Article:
pronounce it?). After a full on cat scan and other tests i finally found
    out i have Meneires Disease. Now at 47 I live every day with mild to
    sever tinnitus and about 90% hearing loss in my right ear. At first I
    tried quitting everything. Salt, chocolate, sugar, caffeine. Basically
    life. Finally i just learned to deal with it and now I’m used to it.
    Playing loud music and electric guitar for years could not have helped.

    However it is not so easy for my fiends and family and students. They
    constantly have to repeat themselves and i always have to put my good ear
    to them if i want to hear. Noisy places with lots of voices are like Hell
    and i can never make out anything. I had visited an audiologist years back
    but was always under the impression that a hearing aid would exacerbate my
    tinnitus. Is that not the case?

    We love Costco and the wife and I go there all the time. I think i need to
    check this out. How much did it cost you? I think one of the things that
    kept me from trying one was the cost and the fact that it wasn’t covered
    by insurance. Reading this has got me really stoked to check it out. I
    guess they aren’t waterproof or anything but they sound really non
    intrusive. So does the increased volume in your right ear help mask the

    Thanks again Henry for another post that has had a positive impact on my
    life. Nice to know i am in such good company. I really dig Rob Lowe and
    Colbert. And you of course. Haha.


    • Henry Harvey says:

      Hey Jonathan,

      I always pronounced it tinn eye tis. When I talked to the audiologist I asked the same thing. He said tinn eye tis, too…it always seemed like I was sticking my pinky finger out to say it the other way.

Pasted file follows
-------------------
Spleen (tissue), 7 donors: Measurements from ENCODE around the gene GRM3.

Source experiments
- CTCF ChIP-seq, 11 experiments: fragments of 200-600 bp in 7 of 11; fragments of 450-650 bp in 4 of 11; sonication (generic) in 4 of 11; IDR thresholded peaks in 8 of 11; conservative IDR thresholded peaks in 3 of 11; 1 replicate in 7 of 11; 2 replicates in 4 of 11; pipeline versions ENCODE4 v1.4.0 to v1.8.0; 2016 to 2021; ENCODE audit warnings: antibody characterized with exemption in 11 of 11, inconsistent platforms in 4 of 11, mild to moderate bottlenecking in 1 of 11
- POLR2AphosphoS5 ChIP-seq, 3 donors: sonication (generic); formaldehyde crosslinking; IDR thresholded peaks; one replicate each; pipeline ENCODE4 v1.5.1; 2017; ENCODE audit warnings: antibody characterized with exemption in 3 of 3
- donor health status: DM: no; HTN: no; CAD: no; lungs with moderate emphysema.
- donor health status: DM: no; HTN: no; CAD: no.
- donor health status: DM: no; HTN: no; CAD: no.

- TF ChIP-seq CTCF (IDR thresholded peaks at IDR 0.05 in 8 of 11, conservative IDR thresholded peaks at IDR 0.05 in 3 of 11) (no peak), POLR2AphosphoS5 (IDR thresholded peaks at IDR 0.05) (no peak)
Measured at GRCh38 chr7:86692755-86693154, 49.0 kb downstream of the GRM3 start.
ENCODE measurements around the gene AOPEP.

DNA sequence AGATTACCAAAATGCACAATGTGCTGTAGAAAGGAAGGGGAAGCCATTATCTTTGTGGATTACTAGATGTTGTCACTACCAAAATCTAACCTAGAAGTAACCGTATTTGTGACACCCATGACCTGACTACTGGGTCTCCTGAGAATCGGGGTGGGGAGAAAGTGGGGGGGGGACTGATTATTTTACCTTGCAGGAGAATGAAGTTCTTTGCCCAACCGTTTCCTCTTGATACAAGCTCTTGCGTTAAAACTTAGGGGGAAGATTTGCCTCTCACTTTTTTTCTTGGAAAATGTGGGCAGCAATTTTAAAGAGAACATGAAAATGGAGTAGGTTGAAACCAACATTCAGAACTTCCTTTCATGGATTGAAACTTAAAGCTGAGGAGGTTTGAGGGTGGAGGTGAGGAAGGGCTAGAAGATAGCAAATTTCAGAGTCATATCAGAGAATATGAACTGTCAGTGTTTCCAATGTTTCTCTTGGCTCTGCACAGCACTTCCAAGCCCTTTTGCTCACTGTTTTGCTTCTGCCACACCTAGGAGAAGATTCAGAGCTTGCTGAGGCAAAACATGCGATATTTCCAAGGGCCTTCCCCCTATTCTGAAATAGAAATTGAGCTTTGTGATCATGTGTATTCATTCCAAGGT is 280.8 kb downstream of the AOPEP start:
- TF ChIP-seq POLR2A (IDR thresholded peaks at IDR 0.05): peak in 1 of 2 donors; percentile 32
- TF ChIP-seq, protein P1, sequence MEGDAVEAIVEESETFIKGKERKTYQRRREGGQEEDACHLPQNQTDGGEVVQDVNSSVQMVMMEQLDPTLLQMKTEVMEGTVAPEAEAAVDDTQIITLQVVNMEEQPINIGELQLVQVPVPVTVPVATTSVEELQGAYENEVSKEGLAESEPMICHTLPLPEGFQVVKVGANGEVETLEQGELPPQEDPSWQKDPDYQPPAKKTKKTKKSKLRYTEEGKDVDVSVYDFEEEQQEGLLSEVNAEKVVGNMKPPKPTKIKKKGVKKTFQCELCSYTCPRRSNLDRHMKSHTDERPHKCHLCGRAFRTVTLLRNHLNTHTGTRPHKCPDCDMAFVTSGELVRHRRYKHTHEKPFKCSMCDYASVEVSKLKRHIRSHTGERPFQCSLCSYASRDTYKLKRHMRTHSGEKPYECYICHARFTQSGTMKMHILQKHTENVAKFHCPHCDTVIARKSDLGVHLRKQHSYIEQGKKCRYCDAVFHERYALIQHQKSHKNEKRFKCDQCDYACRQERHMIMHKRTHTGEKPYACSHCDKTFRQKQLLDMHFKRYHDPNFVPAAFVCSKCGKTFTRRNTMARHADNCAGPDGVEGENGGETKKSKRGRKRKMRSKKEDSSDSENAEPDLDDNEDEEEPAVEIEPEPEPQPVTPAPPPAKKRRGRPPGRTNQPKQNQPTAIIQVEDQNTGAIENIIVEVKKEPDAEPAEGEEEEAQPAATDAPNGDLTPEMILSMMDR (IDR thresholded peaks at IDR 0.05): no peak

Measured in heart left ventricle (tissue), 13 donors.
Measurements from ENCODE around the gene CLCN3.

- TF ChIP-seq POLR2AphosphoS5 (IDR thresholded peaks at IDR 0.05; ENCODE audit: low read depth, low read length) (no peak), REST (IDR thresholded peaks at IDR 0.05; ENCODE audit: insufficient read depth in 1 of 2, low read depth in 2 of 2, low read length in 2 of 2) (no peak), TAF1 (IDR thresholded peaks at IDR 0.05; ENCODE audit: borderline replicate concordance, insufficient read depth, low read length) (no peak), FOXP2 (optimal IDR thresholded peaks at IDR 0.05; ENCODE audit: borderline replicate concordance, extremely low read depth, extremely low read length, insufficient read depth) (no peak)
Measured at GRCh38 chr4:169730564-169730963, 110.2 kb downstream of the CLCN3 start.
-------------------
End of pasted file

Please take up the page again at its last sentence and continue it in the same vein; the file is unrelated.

Okay, short answer: tinnitus doesn’t get amplified at all, because it’s not a real sound, it’s a sound our brains generate somehow. No sweat on that one.

      Just got an email from a buddy whose wife spent $5000 a year ago on a pair. He wished I’d written the article a year ago. Anyway, you can spend anywhere from about $800 to 1300+ for one. ….sounds like you only need one as I do. I spent $1200 on mine….coulda spent less.

      They have a three month honeymoon time where you can return it and get your money back…no sweat. So why the hell not try it???? The biggie…and it’s a biggie. Some people adapt quickly. Some people take 3-4 weeks for the brain to acclimate. When you put it in your ear, that ear which is down 90% has become the norm for your brain. First time you put one on it will sound too loud and too tinny. But you’ll hear stuff. It gets better.
      FWIW, you article made my day, Jonathan. Thanks for that.

      Getting deeper into the tinnitus, I’m trying to get the right people together to do a little experimenting on setting up a device that’ll allow you to tune in and duplicate the precise sound of your personal tinnitus. (We’re all a little different). Once a sophisticated tone generator is put together, creating that sound….out of phase (peaks where the troughs should be and vice versa) then, at least in theory, we can make the tinnitus appear to disappear inside out brains.

      Have a good night.

  4. Henry Harvey says:

    Icks naaa on the rap say!